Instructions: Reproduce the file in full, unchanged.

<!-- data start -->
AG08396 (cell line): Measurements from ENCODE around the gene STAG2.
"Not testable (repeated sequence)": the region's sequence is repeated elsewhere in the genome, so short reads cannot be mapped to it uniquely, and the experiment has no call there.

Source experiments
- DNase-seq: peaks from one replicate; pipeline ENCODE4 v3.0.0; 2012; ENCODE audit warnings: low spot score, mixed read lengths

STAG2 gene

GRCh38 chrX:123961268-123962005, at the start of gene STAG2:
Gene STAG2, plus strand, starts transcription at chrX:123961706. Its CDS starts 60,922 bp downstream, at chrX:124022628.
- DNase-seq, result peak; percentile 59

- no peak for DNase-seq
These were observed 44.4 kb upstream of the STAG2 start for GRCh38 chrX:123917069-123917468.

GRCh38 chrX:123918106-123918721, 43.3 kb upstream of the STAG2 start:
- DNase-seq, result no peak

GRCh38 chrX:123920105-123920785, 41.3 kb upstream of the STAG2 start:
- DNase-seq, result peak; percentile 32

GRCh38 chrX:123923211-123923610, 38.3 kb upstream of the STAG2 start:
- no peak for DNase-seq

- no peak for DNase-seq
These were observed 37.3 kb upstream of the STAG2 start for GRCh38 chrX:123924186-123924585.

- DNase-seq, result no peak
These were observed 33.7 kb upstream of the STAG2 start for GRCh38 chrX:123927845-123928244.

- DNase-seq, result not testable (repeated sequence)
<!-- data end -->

AG08396 (cell line): Measurements from ENCODE around the gene STAG2.
"Not testable (repeated sequence)": the region's sequence is repeated elsewhere in the genome, so short reads cannot be mapped to it uniquely, and the experiment has no call there.

Source experiments
- DNase-seq: peaks from one replicate; pipeline ENCODE4 v3.0.0; 2012; ENCODE audit warnings: low spot score, mixed read lengths

STAG2 gene

GRCh38 chrX:123961268-123962005, at the start of gene STAG2:
Gene STAG2, plus strand, starts transcription at chrX:123961706. Its CDS starts 60,922 bp downstream, at chrX:124022628.
- DNase-seq, result peak; percentile 59

- no peak for DNase-seq
These were observed 44.4 kb upstream of the STAG2 start for GRCh38 chrX:123917069-123917468.

GRCh38 chrX:123918106-123918721, 43.3 kb upstream of the STAG2 start:
- DNase-seq, result no peak

GRCh38 chrX:123920105-123920785, 41.3 kb upstream of the STAG2 start:
- DNase-seq, result peak; percentile 32

GRCh38 chrX:123923211-123923610, 38.3 kb upstream of the STAG2 start:
- no peak for DNase-seq

- no peak for DNase-seq
These were observed 37.3 kb upstream of the STAG2 start for GRCh38 chrX:123924186-123924585.

- DNase-seq, result no peak
These were observed 33.7 kb upstream of the STAG2 start for GRCh38 chrX:123927845-123928244.

- DNase-seq, result not testable (repeated sequence)